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What is bending & overblowing?

It's when a skillful player alters their mouth shape and attack to force the harmonica reeds to adopt pitches other than the naturally-tuned ones. When combined with the humble diatonic harmonica, it can play the half-step notes (sharps and flats) in between the primary notes to get that wailing bluesy sound.




We feature beginner to professional Lee Oskar, Hohner, and Suzuki harmonicas for playing every genre of music -- blues, rock, jazz, country, pop, and ethnic styles.

Visit Hohner website    Visit Lee Oskar website   

Click on the logos to visit the manufacturer's website.


Which harmonica is for you?

Excluding the rarely used bass and chord harmonicas, the harmonicas you can buy are the diatonic, chromatic, tremolo, and octave. The type for you depends on the sound you are looking for and the kind of music you want to play.

First . . . get familiar with your instrument ...


Diatonic Harmonicas

Most diatonic harmonicas have 10 holes. Each hole contains two reeds; a blow reed to produce a note when you exhale and a draw reed to produce a different note when you inhale.

Hohner diatonic harmonicaDiatonic harmonicas contain only the notes of the primary scale of a single key -- the major scale (do-re-mi-fa-so-la-si-do) being the most common. A 10-hole diatonic in the key of C, for example, is like a three-octave piano with only white keys. While that sounds a little limited, we're fortunate that inventive musicians through the years have found ways not only to overcome these limitations but to turn them into assets. Using techniques like note bending and overblowing, the seemingly simple diatonic has become the expressive voice of most blues, rock, country, and folk players. When you hear harmonica players talk about their "harp," they are using a slang term for a diatonic harmonica.

Pros -- relatively inexpensive even for professional models, lightweight, and a configuration that makes them the easiest to learn to play.

Cons -- even moderately accomplished players will need to have several in different keys if they want to perform songs in more than a couple of keys. Most models are available in all 12 keys, the most popular being C, A, D, G, Bb, and E.

While diatonics are available with tuning patterns other than the major scale (minor, country, or melody maker), the major scale is overwhelmingly the most common. Famous diatonic harmonica players include Neil Young, Little Walter, Bob Dylan, James Cotton, Bruce Springsteen, Paul Butterfield, Kim Wilson, and Sonny Terry.


Chromatic Harmonicas

If you have listened to the music of Larry Adler (on the soundtrack of the British movie Genevieve, for example), Stevie Wonder, or Toots Thielemans, then you've heard three of the most respected chromatic harmonica players in the world. These completely different performers demonstrate the range and versatility of the chromatic harmonica. A new generation of chromatic players such as Brendan Power (Riverdance) has pushed the boundaries further.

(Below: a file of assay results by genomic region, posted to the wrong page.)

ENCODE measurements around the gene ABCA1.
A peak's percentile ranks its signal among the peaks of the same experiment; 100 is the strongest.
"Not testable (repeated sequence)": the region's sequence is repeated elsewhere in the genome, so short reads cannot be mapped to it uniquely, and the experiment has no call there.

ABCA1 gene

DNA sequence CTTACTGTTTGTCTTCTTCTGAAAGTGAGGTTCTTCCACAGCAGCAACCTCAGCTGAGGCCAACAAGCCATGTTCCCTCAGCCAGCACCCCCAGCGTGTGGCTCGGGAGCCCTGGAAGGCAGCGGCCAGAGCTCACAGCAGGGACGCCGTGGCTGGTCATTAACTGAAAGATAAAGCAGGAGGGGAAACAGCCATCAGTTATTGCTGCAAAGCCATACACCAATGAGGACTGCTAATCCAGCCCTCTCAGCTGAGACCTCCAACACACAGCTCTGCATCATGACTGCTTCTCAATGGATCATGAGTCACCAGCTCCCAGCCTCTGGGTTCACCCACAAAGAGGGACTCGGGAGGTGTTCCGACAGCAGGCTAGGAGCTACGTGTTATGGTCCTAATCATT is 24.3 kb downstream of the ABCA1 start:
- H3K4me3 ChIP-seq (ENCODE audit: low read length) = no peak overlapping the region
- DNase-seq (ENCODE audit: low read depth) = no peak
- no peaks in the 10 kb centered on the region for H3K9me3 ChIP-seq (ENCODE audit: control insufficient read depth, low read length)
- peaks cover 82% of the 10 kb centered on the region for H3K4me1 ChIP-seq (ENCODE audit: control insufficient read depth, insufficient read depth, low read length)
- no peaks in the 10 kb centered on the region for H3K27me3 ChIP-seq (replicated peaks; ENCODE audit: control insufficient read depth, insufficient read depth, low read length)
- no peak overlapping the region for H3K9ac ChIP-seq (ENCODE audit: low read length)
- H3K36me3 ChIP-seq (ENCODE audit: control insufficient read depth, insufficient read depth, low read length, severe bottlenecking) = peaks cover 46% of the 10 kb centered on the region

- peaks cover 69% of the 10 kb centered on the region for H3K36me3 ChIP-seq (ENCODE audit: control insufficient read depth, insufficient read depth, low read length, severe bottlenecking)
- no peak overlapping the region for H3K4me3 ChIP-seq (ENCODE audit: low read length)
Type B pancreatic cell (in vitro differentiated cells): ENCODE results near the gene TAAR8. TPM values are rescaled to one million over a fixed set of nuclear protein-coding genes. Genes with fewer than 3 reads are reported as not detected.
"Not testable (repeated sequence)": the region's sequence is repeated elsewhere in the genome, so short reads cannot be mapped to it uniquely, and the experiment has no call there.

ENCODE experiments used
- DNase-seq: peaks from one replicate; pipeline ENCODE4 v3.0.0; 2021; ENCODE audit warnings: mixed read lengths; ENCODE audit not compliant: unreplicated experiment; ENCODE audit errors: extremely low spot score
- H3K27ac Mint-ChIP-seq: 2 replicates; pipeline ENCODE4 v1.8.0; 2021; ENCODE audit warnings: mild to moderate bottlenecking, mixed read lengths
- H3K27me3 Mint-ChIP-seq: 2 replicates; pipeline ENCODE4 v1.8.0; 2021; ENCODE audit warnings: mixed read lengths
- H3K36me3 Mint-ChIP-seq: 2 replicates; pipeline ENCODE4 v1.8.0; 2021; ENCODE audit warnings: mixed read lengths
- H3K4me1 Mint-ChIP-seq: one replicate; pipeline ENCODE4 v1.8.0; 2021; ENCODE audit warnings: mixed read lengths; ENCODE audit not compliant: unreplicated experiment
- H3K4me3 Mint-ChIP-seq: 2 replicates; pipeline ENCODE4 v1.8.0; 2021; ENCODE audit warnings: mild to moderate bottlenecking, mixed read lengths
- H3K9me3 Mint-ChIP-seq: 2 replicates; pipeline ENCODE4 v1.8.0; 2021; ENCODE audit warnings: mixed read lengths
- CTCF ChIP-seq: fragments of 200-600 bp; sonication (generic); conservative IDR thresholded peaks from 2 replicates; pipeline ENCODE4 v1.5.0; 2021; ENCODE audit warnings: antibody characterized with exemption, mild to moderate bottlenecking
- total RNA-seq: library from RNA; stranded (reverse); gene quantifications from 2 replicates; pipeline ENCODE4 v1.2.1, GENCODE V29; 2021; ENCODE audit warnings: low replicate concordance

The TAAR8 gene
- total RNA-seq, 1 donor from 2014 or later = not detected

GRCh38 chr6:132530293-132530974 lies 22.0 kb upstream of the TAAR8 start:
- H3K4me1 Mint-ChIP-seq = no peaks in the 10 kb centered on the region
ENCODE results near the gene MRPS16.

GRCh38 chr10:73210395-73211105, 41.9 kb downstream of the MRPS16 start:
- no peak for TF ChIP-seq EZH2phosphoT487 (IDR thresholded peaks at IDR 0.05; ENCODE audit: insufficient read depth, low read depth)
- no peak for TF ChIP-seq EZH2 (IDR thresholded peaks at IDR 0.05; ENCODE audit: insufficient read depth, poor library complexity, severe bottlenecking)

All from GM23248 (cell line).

Hohner chromatic harmonicaThe chromatic harmonica is larger than a diatonic harmonica and typically comes with more holes (12 or 16 are common). It has a slide button on one side; by pushing the button, you can play all the half-step notes (sharps and flats) between the primary scale notes. Within its range, it can produce the same notes as a piano -- white and black keys. This allows the player to play in any key using one harmonica. Consequently, it is a highly versatile melodic instrument, preferred by musicians in styles that change key frequently, such as jazz or classical.

Con -- heavier and more expensive than a diatonic with the same range (12 notes per octave instead of 7 means a lot more reeds!). Also, the mechanical slide mechanism makes these harmonicas less airtight.

Hohner produces the widest variety of chromatic models.


Tremolo and Octave Harmonicas

Hohner tremolo harmonicaFor playing traditional Scottish and Irish music, the tremolo harmonica is the choice of many musicians. These are diatonic harmonicas constructed with double holes, each containing two blow and two draw reeds.  Each pair of reeds is tuned to the same note. However, one is tuned slightly higher than the other. When played, both will sound together, and the slight difference in tuning creates a vibrating or tremolo effect. This effect sounds a little like an accordion, a tone that is particularly suited to jigs, reels, polkas, and other traditional dance tunes. Tremolo harmonicas are not made to play the blues because bending and overblowing are difficult.

Octave harmonicas are similar to the tremolo models, but the pairs of reeds are tuned an octave apart. The resulting sound is full-bodied and strong but without the tremolo effect.

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